Elyse Park, PhD, MPH

  1. Park ER, Kirchhoff AC, Nipp RD, Donelan K, Leisenring WM, Armstrong GT, Kuhlthau KA. Assessing health insurance coverage characteristics and impact on health care cost, worry, and access: A report from the Childhood Cancer Survivor StudyJAMA Internal Medicine.
  2. Japuntich SJ, Kumar P, Pendergast J, Juarez G, Malin J, Wallace R, Chrischilles E, Keating NL, Park ERSmoking status and survival among a national cohort of lung and colorectal cancer patientsNicotine and Tobacco Research
  3. Lennes, IT, Luberto, CM*, Carr, AL, Hall, DL*, Strauss, NM, Ponzani, C, & Park, ER (In press). Project Reach: Piloting a risk-tailored smoking cessation intervention for lung screeningJournal of Health Psychology.

Daniel Hall, PhD

  1. Hall DL, Arditte Hall KA, Li R, Gorman MJ, Comander A, Goldstein MR, Cunningham TJ, Wieman ST, Mizrach HM, Juhel B, Li R, Markowitz A, Grandner M, Park ER. The survivorship sleep program (SSP): A synchronous, virtual cognitive behavioral therapy for insomnia pilot program among cancer survivors. 2022. doi: 10.1002/cncr.34066
  2. Hall DL, Yeh GY, O’Cleirigh C, Peppercorn J, Wagner L, Denninger J, Bullock AJ, Mizrach HR, Goshe B, Cheung T, Li R, Markowitz A, Park ER. A multi-step approach to adapting a mind-body resiliency intervention for fear of cancer recurrence and uncertainty in survivorship (IN FOCUS). Global Advances in Health and Medicine. 2022. doi: 10.1177/21649561221074690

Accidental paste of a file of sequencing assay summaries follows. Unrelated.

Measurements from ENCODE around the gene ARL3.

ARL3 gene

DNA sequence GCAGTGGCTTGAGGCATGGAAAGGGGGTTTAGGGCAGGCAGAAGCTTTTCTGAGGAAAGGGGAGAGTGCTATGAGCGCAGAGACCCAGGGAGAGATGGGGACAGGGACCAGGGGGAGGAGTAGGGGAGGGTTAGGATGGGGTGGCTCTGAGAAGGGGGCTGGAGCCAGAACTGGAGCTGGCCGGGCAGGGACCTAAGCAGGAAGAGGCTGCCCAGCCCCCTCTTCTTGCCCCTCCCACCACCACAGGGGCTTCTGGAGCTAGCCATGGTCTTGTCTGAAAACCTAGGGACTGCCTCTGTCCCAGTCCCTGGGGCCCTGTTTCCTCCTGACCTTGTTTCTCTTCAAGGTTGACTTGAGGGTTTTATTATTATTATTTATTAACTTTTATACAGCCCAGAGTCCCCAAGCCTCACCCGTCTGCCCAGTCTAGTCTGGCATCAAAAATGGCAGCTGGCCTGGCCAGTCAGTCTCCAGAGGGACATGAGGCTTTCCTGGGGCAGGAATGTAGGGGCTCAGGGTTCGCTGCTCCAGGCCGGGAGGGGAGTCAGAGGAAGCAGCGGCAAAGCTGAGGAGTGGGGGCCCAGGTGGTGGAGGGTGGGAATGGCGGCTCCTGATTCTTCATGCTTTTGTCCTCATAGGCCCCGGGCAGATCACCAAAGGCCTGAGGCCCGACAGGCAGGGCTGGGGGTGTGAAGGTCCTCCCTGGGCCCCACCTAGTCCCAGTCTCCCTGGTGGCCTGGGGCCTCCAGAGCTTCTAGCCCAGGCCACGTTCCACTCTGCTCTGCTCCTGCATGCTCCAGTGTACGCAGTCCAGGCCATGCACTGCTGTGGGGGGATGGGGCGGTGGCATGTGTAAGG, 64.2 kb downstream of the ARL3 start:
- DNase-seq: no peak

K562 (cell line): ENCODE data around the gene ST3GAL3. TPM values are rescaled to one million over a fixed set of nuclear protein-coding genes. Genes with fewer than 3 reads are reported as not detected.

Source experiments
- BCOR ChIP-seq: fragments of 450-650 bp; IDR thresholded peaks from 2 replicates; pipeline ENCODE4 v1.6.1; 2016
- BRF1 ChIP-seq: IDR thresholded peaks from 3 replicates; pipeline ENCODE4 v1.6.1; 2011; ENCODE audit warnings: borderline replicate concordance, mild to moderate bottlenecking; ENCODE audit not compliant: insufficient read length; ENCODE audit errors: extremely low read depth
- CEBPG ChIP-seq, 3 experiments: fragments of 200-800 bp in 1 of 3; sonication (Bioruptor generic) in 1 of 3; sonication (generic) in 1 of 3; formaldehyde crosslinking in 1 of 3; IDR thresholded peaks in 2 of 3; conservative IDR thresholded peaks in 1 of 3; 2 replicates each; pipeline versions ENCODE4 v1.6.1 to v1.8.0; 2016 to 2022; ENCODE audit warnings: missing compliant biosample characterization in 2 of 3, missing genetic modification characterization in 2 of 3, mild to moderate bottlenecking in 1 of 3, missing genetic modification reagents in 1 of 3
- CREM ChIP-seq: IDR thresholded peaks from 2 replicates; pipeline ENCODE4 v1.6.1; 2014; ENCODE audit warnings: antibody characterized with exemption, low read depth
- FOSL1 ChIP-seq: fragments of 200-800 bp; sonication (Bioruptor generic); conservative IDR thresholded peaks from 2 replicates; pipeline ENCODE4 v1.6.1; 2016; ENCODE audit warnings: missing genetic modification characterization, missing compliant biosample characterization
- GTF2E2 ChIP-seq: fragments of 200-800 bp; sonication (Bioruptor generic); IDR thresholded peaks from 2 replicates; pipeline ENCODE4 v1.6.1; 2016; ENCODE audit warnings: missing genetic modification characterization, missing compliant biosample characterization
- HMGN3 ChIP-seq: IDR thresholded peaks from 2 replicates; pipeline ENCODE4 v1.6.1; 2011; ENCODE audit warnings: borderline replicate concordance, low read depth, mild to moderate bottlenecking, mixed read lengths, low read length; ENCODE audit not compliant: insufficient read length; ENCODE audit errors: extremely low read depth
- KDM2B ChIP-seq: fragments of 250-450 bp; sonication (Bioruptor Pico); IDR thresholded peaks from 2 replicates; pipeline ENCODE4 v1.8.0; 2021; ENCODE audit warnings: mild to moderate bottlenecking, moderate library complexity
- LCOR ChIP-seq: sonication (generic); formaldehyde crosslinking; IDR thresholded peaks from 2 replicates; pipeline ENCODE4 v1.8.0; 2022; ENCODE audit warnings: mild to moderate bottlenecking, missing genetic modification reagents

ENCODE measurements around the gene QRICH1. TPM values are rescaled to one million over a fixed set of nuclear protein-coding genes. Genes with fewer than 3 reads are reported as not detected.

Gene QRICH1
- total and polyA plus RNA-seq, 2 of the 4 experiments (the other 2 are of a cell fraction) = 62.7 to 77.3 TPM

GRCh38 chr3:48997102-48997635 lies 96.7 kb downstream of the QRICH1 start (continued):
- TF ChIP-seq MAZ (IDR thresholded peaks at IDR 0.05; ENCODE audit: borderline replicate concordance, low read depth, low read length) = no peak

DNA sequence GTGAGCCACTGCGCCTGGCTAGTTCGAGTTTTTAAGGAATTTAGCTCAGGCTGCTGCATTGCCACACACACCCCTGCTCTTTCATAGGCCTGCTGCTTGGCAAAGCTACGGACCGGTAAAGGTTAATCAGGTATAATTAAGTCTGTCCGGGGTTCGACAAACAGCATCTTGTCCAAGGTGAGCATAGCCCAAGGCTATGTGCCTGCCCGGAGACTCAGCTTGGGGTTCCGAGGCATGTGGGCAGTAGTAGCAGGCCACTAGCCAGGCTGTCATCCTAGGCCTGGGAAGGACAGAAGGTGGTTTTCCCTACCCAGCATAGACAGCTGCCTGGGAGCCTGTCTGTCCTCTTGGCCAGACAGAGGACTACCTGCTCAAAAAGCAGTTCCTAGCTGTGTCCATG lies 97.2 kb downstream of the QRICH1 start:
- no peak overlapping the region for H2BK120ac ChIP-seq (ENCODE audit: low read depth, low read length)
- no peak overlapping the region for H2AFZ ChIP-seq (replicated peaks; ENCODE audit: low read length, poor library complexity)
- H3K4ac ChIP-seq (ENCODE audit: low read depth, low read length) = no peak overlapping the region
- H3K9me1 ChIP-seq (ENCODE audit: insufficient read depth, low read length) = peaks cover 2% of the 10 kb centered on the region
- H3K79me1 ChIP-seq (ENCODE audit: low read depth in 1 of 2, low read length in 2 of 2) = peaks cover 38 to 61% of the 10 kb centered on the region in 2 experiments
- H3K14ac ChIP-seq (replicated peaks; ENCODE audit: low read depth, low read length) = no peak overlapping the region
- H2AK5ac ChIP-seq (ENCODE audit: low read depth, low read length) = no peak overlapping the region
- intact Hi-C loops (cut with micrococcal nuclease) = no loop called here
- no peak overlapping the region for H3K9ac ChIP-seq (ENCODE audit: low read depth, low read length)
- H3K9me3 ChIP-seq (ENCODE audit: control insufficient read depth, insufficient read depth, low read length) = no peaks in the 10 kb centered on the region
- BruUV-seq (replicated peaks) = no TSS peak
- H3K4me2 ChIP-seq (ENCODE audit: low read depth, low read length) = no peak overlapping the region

3. Hall DL, Levine BJ, Jeter E, Chandler A, Tooze JA, Duffecy J, Victorson D, Gradishar W, Leach J, Saphner T, Smith ML, Penedo F, Mohr DC, Cella D, Wagner LI. A spotlight on avoidance coping to manage fear of recurrence among breast cancer survivors in an eHealth intervention. Journal of Behavioral Medicine.In press.
  4. Ma Y, Hall DL, Ngo LH, Liu Q, Bain PA, Yeh GY. Efficacy of cognitive behavioral therapy for insomnia in breast cancer: A meta-analysis. Sleep Medicine Reviews. 55. 101376. doi: 10.1016/j.smrv.2020.101376
  5. Hall DL, Luberto CM, Philpotts LL, Song R, Park ER, Yeh GY. Mind-body interventions for fear of cancer recurrence: A systematic review and meta-analysis. Psycho-Oncology. 2018. 27(11), 2546-2558. doi: 10.1002/pon.4757.

Lara Traeger, PhD

  1. Wright EM, El-Jawahri A, Temel JS, Carr A, Safren SA*, Park ER*, Pirl WF, Bruera E, Traeger LPatient patterns and perspectives on using opioid regimens for chronic cancer painJournal of Pain Symptom Management.
  2. Traeger L, Rapoport C, Wright E, El-Jawahri A, Greer JA, Park ER, Jackson V, Temel JS. Nature of discussions about systemic therapy discontinuation or hospice among patients, families and palliative care clinicians during care for incurable cancer: a qualitative studyJ Palliat Med.
  3. El-Jawahri A, Traeger L, Greer J, VanDusen H, Fishman S, LeBlanc TW, Pirl W, Jackson V, Telles J, Rhodes A, Zhigang Li, Spitzer T, McAfee S, Chen YA, Temel JS. Effect of inpatient palliative care during hematopoietic stem cell transplant on psychological distress 6 months after transplant: results of a randomized clinical trialJ Clin Oncol.

Giselle Perez, PhD

  1. Perez GK, Kirchhoff AC, Recklitis C, Krull KR, Kuhlthau KA, Nathan P, Rabin J, Armstrong GT, Leisenring W, Robison L, Park ER*. Mental health insurance access and utilization among childhood cancer survivors: A report from the Childhood Cancer Survivor StudyJournal of Cancer Survivorship.